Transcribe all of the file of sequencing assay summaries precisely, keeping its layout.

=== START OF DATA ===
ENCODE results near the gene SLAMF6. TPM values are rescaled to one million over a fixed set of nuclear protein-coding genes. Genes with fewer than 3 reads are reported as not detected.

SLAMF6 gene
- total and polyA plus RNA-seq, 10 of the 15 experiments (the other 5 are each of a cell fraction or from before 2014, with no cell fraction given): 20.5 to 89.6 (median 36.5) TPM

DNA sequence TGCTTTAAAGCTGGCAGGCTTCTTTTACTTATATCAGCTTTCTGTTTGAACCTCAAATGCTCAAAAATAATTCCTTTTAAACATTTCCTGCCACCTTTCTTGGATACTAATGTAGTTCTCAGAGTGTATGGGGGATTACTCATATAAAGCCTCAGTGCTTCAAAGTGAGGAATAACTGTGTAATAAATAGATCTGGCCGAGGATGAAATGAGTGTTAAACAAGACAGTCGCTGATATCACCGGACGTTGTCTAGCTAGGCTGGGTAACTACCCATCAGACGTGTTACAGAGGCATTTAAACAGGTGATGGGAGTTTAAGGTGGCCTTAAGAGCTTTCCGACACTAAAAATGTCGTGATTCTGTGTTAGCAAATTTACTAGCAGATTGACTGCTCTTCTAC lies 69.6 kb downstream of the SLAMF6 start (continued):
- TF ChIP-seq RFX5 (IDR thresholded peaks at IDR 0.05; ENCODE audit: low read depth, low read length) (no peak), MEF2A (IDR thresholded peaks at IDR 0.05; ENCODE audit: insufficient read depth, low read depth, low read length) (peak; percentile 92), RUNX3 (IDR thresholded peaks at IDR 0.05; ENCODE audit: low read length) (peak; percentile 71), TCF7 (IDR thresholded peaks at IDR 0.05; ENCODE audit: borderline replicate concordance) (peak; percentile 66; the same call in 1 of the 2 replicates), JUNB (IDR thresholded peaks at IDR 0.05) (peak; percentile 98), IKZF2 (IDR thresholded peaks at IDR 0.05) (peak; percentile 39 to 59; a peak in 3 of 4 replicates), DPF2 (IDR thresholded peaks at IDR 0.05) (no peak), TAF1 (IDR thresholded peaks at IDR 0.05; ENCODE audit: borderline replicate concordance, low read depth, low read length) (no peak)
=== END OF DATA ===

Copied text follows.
ENCODE results near the gene SLAMF6. TPM values are rescaled to one million over a fixed set of nuclear protein-coding genes. Genes with fewer than 3 reads are reported as not detected.

SLAMF6 gene
- total and polyA plus RNA-seq, 10 of the 15 experiments (the other 5 are each of a cell fraction or from before 2014, with no cell fraction given): 20.5 to 89.6 (median 36.5) TPM

DNA sequence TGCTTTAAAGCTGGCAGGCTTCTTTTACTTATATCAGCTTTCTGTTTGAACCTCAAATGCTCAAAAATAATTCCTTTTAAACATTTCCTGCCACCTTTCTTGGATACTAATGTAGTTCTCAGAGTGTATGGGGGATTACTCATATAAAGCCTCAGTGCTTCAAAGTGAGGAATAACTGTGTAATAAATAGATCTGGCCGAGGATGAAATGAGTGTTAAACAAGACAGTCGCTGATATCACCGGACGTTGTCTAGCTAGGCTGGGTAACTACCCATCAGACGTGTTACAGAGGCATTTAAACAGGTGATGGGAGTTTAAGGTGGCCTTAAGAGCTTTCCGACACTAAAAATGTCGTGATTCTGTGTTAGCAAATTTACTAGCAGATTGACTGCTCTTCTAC lies 69.6 kb downstream of the SLAMF6 start (continued):
- TF ChIP-seq RFX5 (IDR thresholded peaks at IDR 0.05; ENCODE audit: low read depth, low read length) (no peak), MEF2A (IDR thresholded peaks at IDR 0.05; ENCODE audit: insufficient read depth, low read depth, low read length) (peak; percentile 92), RUNX3 (IDR thresholded peaks at IDR 0.05; ENCODE audit: low read length) (peak; percentile 71), TCF7 (IDR thresholded peaks at IDR 0.05; ENCODE audit: borderline replicate concordance) (peak; percentile 66; the same call in 1 of the 2 replicates), JUNB (IDR thresholded peaks at IDR 0.05) (peak; percentile 98), IKZF2 (IDR thresholded peaks at IDR 0.05) (peak; percentile 39 to 59; a peak in 3 of 4 replicates), DPF2 (IDR thresholded peaks at IDR 0.05) (no peak), TAF1 (IDR thresholded peaks at IDR 0.05; ENCODE audit: borderline replicate concordance, low read depth, low read length) (no peak)